How to Convert From Accrual to Cash Basis Accounting

by Jessica Kent; Updated September 26, 2017
Analyzing financial documents

The two basic methods of accounting available to businesses are the accrual basis and the cash basis. The accrual basis of accounting records income when it is both earned and realized or realizable. To be earned, goods or services must have been provided. The realized or realizable concept deals with the collection, or foreseeable collection, of payment for the goods or services that were provided. Expenses are recorded when the related income is recorded under the accrual basis of accounting. The cash basis of accounting records income when it is collected and expenses when they are paid. Many businesses operate under the accrual basis but report their tax returns on the cash basis of accounting. Because of the recording differences, there is a reconciliation process that needs to occur to convert from the accrual basis to cash basis.

Items you will need

  • Trial balance worksheet
  • Calculator
Step 1

Review your trial balance. If year-end adjustments are necessary, make the adjustments prior to converting from accrual to cash basis.

Step 2

Examine the accounts receivable account. Accounts receivable, by nature, is an accrual basis account. Every adjustment that is made to convert the accrual basis trial balance to cash basis will involve both a balance sheet account and an income statement account. To adjust the accounts receivable, calculate the net change in the account during the year. For example, if your opening accounts receivable balance was $100,000 and after year-end adjustments the ending balance was $150,000, you would calculate the following formula: $150,000 - $100,000. The resulting $50,000 represents the cash increase in sales during the year. Do not report accounts receivable on your tax return. Instead, the $50,000 cash increase will be included with the reported sales for the year on a cash basis tax return.

Step 3

Perform the same calculation for your accounts payable. For example, if your opening accounts payable was $100,000 and ending accounts receivable was $200,000, you would calculate the following formula: $100,000 - $200,000. The resulting negative $100,000 represents the cost of materials, office supplies and other expenses that are accrued before being paid.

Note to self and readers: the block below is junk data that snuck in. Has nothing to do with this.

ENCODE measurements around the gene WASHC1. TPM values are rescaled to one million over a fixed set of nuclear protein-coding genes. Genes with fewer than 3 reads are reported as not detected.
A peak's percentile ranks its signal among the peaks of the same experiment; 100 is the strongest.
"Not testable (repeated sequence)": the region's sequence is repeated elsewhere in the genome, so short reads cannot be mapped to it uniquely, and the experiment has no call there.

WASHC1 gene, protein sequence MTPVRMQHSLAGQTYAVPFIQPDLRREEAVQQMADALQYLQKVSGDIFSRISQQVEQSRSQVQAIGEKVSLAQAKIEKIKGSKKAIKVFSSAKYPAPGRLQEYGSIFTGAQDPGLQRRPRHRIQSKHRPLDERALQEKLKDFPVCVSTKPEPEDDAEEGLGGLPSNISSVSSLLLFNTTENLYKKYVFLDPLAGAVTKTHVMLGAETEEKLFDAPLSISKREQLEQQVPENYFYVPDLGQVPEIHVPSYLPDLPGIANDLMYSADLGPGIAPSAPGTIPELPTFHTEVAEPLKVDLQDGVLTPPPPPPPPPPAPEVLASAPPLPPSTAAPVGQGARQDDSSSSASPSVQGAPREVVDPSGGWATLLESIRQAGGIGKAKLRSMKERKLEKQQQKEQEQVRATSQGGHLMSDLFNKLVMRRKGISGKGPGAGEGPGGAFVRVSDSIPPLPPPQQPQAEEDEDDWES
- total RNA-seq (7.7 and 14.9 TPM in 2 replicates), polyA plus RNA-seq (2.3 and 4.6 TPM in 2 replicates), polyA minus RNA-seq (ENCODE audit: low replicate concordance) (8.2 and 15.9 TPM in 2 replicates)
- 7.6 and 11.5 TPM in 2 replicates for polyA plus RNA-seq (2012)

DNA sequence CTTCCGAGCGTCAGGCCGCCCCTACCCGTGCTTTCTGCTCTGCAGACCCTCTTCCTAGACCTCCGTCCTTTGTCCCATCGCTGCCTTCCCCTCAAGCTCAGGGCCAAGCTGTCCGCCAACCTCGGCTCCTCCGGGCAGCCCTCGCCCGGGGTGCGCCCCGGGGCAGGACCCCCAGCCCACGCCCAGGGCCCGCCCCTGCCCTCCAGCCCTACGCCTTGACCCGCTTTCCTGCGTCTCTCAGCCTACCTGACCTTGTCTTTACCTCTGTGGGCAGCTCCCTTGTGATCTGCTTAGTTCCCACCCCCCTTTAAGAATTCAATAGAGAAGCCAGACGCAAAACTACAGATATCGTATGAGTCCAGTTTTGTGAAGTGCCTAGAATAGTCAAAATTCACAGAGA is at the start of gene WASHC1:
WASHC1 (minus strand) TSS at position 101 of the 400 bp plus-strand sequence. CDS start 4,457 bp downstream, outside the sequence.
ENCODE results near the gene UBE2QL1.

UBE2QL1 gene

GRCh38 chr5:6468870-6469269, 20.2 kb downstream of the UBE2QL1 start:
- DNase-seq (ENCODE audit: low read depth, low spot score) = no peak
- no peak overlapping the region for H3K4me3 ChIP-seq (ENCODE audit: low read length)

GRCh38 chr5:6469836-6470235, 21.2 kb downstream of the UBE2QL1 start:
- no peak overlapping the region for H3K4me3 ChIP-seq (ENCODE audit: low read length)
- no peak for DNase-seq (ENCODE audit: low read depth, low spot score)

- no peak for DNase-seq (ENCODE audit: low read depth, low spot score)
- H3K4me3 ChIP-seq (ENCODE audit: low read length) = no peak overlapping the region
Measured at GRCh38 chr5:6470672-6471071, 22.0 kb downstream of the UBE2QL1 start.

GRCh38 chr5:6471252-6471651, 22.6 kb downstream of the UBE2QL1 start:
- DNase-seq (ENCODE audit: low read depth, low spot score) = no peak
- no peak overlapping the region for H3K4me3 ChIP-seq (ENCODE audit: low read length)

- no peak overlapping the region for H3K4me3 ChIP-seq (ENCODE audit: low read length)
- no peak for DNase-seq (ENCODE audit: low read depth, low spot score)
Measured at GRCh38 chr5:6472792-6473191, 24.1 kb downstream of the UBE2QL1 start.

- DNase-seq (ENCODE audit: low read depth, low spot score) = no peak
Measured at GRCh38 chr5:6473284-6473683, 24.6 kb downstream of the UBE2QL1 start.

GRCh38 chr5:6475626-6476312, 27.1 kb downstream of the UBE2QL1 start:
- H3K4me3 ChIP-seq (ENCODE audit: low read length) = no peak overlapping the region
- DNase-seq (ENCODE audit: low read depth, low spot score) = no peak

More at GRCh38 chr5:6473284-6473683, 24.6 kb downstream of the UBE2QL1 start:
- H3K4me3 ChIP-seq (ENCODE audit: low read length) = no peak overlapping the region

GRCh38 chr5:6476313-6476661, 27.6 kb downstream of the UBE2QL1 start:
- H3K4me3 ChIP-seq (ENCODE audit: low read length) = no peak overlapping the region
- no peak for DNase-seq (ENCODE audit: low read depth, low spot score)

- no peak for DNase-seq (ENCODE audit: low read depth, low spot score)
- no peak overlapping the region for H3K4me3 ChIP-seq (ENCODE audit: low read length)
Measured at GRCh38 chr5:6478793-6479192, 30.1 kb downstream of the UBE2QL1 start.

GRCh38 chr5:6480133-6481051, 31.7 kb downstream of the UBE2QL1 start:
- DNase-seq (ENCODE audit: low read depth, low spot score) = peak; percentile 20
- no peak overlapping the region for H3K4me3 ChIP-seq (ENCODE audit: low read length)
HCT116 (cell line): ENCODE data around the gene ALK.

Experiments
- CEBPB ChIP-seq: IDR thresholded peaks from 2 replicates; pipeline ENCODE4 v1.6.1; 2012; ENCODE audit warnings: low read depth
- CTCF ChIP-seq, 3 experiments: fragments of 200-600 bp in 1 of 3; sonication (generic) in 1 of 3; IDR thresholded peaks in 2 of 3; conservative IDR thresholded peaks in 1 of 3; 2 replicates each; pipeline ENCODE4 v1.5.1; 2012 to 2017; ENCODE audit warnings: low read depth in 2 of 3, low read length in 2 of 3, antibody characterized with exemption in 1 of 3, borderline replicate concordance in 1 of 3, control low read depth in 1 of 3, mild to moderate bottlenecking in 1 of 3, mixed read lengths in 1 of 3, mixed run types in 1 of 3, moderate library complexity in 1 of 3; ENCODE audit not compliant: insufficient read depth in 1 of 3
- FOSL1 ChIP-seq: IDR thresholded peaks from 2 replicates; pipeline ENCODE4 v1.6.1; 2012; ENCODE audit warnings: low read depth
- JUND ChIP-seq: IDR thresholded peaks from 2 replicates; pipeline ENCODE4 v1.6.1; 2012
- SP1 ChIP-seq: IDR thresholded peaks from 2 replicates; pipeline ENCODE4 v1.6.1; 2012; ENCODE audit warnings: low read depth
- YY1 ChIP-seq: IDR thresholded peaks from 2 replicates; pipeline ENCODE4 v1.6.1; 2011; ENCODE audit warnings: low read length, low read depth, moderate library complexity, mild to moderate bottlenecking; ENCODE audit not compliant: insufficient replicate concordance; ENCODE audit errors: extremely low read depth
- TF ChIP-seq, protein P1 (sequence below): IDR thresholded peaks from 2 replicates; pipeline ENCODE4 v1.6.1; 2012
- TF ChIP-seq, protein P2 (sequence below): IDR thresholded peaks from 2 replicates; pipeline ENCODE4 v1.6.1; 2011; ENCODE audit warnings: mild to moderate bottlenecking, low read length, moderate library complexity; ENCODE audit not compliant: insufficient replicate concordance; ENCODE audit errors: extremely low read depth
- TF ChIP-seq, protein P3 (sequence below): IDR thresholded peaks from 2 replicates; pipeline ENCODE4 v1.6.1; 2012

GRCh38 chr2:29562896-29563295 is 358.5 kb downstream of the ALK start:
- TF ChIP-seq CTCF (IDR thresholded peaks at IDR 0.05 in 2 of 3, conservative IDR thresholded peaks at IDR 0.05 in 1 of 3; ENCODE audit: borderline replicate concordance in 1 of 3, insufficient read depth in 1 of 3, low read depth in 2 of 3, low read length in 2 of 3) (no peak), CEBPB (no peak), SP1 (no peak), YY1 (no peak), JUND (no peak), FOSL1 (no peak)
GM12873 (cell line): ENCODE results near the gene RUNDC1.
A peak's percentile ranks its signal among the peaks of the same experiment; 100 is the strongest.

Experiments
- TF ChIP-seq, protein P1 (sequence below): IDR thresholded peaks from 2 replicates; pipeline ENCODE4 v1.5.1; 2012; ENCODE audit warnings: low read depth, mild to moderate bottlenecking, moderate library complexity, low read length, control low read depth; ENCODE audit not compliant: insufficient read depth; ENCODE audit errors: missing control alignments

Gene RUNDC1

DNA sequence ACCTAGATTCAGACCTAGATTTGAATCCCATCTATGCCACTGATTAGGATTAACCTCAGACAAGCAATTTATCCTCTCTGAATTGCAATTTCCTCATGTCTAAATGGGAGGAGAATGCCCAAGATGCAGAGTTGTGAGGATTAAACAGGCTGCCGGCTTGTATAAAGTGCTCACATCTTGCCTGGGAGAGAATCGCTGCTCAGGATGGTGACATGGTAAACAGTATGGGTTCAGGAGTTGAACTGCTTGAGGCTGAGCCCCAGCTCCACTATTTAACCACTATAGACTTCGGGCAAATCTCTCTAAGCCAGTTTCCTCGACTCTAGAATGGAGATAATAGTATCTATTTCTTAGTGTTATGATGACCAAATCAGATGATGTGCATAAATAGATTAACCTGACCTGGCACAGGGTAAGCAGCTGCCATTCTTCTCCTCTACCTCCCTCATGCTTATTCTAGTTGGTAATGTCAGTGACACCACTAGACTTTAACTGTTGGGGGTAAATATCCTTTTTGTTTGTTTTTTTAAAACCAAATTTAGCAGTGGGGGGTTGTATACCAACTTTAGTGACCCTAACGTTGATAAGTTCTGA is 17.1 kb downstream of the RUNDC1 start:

Step 4

Allocate the accrued costs calculated above to the appropriate line items of your income statement. This will report your expenses on the cash basis of accounting by eliminating the accrued expenses reported in accounts payable.

Step 5

Review other accrual basis accounts on your balance sheet and income statement, and make adjustments similar to the ones made for accounts payable and accounts receivable. For example, if you have a deferred tax liability, calculate the difference between the opening and closing and offset the result against your deferred tax expense.


  • Certain accrual items are allowed to be represented on cash basis balance sheets. Loans receivable and payable, mortgages payable, and sales tax and payroll taxes payable are commonly shown on cash basis balance sheets.

About the Author

Jessica Kent started writing professionally in 2002. Her articles have appeared in publications including the New York State Bar Association's "Family Law Review," "Valuation Strategies" and "Metropolitan Corporate Counsel." Through her writing, she strives to assist people in making informed financial decisions. She is a Certified Public Accountant in New York. Kent holds a Bachelor of Science in accounting from Binghamton University.

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